This week, I turn 28-years-old, which means it's time to reevaluate life and consider how everything's going to change in my maturity.
One of Payton's motto's throughout his tenure in New Orleans has been: "Do your job." Without his daily leadership however, it seems as if his message has been either misplaced or completely forgotten.
Republicans' reaction to last week's Monday Night Football debacle was record-breaking given their decades of hating on union workers.
Americans should be just as eager to see real Congressmen and women in Washington who want to serve the people, just as much as they're eager to see the real referees back on the field. Even anti-union Governor Scott Walker wanted the union refs back.
As the replacement ref saga comes to an end, I thought it'd be constructive to take a look back at the bounty of bad calls handed out.
Americans may best grasp ideas that emerge from something they really care about. Public policy, economic power and social compact morality? Meh, not so much. But pro football? Now there's something about which Americans care passionately.
Watching professional football these days reminds me of Lily Tomlin's Ernestine the telephone operator on Saturday Night Live and her famous punch line, "We don't care. We don't have to. We're the phone company."
Listen, Mr. Goodell, I understand that you work for the owners and that the NFL is a business to you, but for the fans, it's much more than that.
In the worst officiating debacle since the 1972 Munich Olympic Games -- when incompetent game and table officials literally robbed the United States men's Olympic basketball team of a gold medal -- the National Football League became the laughingstock of professional sports Monday Night.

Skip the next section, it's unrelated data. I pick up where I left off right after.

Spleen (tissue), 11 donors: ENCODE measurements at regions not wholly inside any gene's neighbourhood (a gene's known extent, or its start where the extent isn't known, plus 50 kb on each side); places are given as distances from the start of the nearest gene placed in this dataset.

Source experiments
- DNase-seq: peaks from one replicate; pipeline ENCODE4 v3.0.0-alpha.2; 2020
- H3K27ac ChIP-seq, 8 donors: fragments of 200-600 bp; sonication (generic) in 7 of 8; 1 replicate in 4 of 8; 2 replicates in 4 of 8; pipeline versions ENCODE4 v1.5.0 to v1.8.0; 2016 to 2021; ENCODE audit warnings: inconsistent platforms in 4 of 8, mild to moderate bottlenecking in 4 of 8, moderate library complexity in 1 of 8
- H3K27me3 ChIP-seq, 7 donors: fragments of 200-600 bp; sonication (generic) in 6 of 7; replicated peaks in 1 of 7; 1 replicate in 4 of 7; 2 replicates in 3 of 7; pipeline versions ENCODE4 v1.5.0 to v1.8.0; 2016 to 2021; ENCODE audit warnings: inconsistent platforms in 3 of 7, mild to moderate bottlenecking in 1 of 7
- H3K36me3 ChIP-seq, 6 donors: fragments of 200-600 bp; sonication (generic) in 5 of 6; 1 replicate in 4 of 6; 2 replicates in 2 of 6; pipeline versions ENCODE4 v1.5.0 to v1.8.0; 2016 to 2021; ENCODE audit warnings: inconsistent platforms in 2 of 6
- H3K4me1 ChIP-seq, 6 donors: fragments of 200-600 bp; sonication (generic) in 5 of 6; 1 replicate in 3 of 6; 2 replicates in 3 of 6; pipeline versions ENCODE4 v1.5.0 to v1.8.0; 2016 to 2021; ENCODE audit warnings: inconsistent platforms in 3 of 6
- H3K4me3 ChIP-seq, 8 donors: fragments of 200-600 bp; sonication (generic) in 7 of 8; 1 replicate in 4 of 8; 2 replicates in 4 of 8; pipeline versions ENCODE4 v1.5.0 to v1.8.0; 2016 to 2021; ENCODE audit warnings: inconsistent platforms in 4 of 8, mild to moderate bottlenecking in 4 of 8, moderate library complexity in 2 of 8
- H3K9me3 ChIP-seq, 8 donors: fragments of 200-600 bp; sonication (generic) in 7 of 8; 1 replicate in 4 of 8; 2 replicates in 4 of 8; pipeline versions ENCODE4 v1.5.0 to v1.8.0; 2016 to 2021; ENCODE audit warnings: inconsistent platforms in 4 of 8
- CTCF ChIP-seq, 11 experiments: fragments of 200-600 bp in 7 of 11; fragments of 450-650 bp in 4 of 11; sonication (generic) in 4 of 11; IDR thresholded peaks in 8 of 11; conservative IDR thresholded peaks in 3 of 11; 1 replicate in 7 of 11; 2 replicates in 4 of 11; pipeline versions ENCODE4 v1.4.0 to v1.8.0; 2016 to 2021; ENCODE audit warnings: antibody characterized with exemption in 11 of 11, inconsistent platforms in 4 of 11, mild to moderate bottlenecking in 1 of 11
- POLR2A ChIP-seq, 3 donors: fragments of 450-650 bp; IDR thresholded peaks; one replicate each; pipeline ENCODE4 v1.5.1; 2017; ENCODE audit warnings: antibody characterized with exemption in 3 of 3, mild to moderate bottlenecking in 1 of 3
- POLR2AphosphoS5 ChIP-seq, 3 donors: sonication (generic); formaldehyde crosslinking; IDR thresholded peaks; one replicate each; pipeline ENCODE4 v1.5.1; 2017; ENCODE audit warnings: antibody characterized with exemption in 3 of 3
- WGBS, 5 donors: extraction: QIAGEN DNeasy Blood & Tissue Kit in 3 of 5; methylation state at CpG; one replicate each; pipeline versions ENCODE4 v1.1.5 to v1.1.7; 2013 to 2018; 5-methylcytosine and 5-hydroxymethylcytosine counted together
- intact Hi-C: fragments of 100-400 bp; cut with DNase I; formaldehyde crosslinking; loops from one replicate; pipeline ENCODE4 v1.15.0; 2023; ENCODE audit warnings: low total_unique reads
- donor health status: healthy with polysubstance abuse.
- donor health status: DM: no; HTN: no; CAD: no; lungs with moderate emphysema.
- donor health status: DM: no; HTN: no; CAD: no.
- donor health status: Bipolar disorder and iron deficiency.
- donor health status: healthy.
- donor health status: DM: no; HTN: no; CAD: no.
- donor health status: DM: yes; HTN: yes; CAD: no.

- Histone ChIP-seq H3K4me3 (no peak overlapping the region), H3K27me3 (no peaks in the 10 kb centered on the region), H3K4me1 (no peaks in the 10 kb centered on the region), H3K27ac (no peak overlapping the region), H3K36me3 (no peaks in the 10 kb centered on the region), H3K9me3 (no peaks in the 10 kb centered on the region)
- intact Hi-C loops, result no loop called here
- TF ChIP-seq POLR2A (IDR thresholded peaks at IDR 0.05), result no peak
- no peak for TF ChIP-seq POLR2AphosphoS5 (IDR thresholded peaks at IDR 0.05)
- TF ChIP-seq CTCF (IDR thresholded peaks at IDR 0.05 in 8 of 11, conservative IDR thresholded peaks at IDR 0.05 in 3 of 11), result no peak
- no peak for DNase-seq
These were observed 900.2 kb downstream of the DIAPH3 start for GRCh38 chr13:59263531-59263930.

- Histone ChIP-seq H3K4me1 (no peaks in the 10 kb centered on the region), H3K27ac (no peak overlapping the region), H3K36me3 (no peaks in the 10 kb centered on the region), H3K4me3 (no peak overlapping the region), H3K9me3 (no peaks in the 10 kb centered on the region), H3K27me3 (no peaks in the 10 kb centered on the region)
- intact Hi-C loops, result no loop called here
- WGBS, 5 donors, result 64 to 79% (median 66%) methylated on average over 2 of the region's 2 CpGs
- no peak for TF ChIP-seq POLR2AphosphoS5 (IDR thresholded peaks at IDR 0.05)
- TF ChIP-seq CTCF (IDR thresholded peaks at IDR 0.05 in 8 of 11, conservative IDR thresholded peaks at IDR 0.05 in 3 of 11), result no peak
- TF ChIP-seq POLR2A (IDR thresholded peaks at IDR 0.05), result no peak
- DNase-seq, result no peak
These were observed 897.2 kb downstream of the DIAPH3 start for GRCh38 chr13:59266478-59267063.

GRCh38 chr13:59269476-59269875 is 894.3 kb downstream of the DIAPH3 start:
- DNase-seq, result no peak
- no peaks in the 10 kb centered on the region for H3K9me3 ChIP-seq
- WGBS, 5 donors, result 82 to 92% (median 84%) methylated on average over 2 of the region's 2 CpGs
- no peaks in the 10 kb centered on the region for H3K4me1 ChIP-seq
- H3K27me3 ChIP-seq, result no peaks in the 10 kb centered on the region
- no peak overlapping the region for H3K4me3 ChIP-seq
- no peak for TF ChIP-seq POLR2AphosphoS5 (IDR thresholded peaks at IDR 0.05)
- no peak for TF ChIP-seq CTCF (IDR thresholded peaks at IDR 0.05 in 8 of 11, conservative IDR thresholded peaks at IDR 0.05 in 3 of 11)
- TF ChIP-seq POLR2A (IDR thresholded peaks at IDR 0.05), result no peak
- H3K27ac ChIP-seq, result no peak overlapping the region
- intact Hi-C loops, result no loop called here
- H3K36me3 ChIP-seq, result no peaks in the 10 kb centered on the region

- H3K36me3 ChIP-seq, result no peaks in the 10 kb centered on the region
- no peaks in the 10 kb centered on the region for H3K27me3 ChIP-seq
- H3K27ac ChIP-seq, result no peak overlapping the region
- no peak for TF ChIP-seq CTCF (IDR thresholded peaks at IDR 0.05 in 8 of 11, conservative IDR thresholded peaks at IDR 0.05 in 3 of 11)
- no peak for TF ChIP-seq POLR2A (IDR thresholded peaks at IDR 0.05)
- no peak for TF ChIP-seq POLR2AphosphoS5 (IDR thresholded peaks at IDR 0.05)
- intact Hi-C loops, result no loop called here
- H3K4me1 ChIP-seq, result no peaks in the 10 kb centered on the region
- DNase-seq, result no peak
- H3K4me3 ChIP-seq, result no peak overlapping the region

Just how big is the fraud the NFL has been trying to sell the American public? So big that even its loyal business partner ESPN (and other media establishments) can no longer sit idly by without feeling compelled to point out the obvious.
Trust me, I love football more than I love waking up the days a game isn't on, but right now it's not football were watching. It's some three-team sport where you have to hope an athlete makes a play and then an old chemistry teacher doesn't screw it up.
"Protect the shield." -- That's what the NFL and its stone-faced commissioner Roger Goodell tell its players. After Monday night's debacle between Green Bay and Seattle, the NFL should be embarrassed by the product it put on the field.
This might be a first. A New Jersey high school football game was canceled because they feared for the underdogs.
It hurt to watch my Green Bay Packers lose a must-win football game due to the shoddy work of replacement officials who have absolutely no business walking the NFL's sidelines. But what hurts even more is that Packers fans got exactly what they voted for.
This was truly the NFL's Night of Shame, and it had better be the last. Last night's misadventure in Seattle is bigger than one football game. It's about the stunning arrogance of Roger Goodell and the NFL in thinking fans will not care if the game they love is officiated in a remotely professional and fair manner.
The Seattle Seahawks have a deadly home field advantage that causes earthquakes.